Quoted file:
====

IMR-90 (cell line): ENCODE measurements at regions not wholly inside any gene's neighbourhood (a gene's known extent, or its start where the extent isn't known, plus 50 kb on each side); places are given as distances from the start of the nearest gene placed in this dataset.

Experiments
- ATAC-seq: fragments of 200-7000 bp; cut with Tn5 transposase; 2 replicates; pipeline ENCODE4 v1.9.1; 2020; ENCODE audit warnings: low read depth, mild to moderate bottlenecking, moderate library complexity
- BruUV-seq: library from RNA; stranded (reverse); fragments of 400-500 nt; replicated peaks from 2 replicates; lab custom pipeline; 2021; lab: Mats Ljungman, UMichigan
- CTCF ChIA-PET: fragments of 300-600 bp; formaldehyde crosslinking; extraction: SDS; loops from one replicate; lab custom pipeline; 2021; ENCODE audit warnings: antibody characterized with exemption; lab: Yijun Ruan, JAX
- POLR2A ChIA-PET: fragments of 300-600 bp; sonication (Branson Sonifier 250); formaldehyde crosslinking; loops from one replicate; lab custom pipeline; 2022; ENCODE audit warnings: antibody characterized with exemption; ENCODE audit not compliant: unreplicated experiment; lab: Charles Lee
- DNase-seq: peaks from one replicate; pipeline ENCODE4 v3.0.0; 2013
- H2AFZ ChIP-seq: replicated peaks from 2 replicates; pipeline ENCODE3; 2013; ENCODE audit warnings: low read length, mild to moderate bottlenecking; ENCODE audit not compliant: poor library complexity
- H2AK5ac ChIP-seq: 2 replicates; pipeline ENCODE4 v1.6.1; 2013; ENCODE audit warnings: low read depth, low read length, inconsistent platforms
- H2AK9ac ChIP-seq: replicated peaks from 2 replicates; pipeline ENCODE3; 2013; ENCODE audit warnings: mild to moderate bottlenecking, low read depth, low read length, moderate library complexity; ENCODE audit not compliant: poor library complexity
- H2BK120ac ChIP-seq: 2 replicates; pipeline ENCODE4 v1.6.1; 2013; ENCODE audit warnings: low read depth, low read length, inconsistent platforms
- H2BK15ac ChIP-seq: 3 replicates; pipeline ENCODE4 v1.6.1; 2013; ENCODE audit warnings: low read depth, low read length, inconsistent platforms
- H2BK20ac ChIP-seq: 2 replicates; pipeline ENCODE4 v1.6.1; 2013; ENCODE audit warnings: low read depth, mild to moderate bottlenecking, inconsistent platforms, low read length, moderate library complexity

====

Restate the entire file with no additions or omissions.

IMR-90 (cell line): ENCODE measurements at regions not wholly inside any gene's neighbourhood (a gene's known extent, or its start where the extent isn't known, plus 50 kb on each side); places are given as distances from the start of the nearest gene placed in this dataset.

Experiments
- ATAC-seq: fragments of 200-7000 bp; cut with Tn5 transposase; 2 replicates; pipeline ENCODE4 v1.9.1; 2020; ENCODE audit warnings: low read depth, mild to moderate bottlenecking, moderate library complexity
- BruUV-seq: library from RNA; stranded (reverse); fragments of 400-500 nt; replicated peaks from 2 replicates; lab custom pipeline; 2021; lab: Mats Ljungman, UMichigan
- CTCF ChIA-PET: fragments of 300-600 bp; formaldehyde crosslinking; extraction: SDS; loops from one replicate; lab custom pipeline; 2021; ENCODE audit warnings: antibody characterized with exemption; lab: Yijun Ruan, JAX
- POLR2A ChIA-PET: fragments of 300-600 bp; sonication (Branson Sonifier 250); formaldehyde crosslinking; loops from one replicate; lab custom pipeline; 2022; ENCODE audit warnings: antibody characterized with exemption; ENCODE audit not compliant: unreplicated experiment; lab: Charles Lee
- DNase-seq: peaks from one replicate; pipeline ENCODE4 v3.0.0; 2013
- H2AFZ ChIP-seq: replicated peaks from 2 replicates; pipeline ENCODE3; 2013; ENCODE audit warnings: low read length, mild to moderate bottlenecking; ENCODE audit not compliant: poor library complexity
- H2AK5ac ChIP-seq: 2 replicates; pipeline ENCODE4 v1.6.1; 2013; ENCODE audit warnings: low read depth, low read length, inconsistent platforms
- H2AK9ac ChIP-seq: replicated peaks from 2 replicates; pipeline ENCODE3; 2013; ENCODE audit warnings: mild to moderate bottlenecking, low read depth, low read length, moderate library complexity; ENCODE audit not compliant: poor library complexity
- H2BK120ac ChIP-seq: 2 replicates; pipeline ENCODE4 v1.6.1; 2013; ENCODE audit warnings: low read depth, low read length, inconsistent platforms
- H2BK15ac ChIP-seq: 3 replicates; pipeline ENCODE4 v1.6.1; 2013; ENCODE audit warnings: low read depth, low read length, inconsistent platforms
- H2BK20ac ChIP-seq: 2 replicates; pipeline ENCODE4 v1.6.1; 2013; ENCODE audit warnings: low read depth, mild to moderate bottlenecking, inconsistent platforms, low read length, moderate library complexity